Monthly Archives: May 2009

Urban Explorers Unite

By Jon Dunbar

(Self-promotion alert) If you’ve seen my site, you probably know I have this thing I do where I go to abandoned places. Apartments, amusement parks, red-light districts, 747s, you name it. Now I’m putting on a photo exhibition in Incheon of prints of some of the best photos.

Since Incheon is a little out of the way for most people, four bands will play at the opening on Saturday, June 6. Starting the show will be Pornotarium, Korea’s most multicultural band, as well as new Korean punk band Mateo, hardcore band with a death wish Chadburger, and finishing the show by trashing everything will be noise band Master Musik. The show starts at 3pm so come early and get back to wherever you need to go that evening. For the trainride back, you can pick up a manual to urban exploration in Korea.

The whole thing is happening in Space Beam, a former soy factory in Baedari, Dongincheon. Now it’s an art collective that puts the rest of the country to shame. It’s next to the tracks and you can see it to the train, on the right side seconds before you pull into Dongincheon Station. Click here for the exact location.

RSVP on Facebook.

May Ends With a Bang

By Mark

UPDATE: Club Day has apparently been canceled. Due to the funeral of Roh Moo-hyun. Not sure what is happening with the individual gigs. I think they are still on… Will let you know when I know.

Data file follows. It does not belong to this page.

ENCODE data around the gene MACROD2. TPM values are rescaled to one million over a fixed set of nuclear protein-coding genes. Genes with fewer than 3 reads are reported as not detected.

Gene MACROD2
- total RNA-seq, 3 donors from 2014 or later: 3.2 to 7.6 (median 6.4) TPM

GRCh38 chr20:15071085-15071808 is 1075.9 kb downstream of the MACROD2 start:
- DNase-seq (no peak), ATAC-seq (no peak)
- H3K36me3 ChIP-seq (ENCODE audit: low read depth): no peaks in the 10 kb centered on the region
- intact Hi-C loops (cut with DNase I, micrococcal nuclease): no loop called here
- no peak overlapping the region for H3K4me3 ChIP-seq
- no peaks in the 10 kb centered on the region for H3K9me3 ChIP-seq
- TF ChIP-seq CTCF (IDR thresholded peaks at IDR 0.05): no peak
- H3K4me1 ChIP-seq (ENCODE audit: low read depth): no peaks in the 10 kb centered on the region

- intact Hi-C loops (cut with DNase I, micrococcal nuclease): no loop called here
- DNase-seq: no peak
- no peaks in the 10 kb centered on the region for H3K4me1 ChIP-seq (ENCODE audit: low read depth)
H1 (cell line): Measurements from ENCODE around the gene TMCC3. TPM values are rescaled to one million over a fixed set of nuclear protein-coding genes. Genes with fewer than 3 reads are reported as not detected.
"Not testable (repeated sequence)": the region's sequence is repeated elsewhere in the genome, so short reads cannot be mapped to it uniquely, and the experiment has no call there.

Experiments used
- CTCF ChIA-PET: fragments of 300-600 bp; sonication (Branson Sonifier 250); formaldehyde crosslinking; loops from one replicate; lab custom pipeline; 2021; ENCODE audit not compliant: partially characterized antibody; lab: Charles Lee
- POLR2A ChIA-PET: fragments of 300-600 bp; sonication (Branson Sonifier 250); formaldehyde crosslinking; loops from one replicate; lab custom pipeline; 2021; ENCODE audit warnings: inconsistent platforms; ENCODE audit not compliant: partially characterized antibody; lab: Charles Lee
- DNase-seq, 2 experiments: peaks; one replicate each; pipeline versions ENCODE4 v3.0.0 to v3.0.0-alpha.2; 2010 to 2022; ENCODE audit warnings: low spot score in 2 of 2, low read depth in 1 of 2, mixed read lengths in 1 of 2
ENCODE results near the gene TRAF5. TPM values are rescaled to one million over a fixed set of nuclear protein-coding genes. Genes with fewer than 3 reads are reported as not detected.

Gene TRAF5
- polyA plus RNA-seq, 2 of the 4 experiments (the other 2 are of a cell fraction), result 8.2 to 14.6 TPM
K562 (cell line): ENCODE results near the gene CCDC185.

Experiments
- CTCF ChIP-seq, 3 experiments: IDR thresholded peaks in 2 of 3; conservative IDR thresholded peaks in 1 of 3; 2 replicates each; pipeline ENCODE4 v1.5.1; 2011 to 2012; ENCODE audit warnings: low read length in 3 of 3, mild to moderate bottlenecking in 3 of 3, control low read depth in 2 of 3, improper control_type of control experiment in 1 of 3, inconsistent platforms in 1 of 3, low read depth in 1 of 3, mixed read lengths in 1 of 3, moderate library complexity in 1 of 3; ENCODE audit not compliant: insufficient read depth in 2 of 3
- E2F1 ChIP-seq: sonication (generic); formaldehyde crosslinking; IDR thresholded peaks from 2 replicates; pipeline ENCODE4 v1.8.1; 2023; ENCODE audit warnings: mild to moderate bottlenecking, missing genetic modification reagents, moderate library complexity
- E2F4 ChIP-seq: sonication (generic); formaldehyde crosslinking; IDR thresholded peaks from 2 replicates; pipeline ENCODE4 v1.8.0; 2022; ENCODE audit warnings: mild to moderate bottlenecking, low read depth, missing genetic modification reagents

ORIGINAL POST: A pretty busy weekend coming up, with something for pretty much everyone. We have big shows (the Time to Rock fest down in Jamsil on Saturday, just 20,000 won for a big, long show). We have jazz (Malo singing at Watercock). Of course, Friday night is Club Night, so 20,000 won will get you into a whole bunch of clubs to see a whole bunch of bands.

A lot of bands are even having multiple shows this weekend – Plastic Day, Juck Juck Haeseo Grunge, and W&Whale are all performing more than once. 3-Hosun Butterfly is making a rare appearance (Club Ta on Saturday). I&I Djangdan brings their usual reggae dub sound to Obec on Saturday. And the experimental noise outfit Bulgasari brings its feedback to Yogiga on Sunday.

So, lots to see and do. The weather is just about perfect. I hope to see you at some of the events this weekend.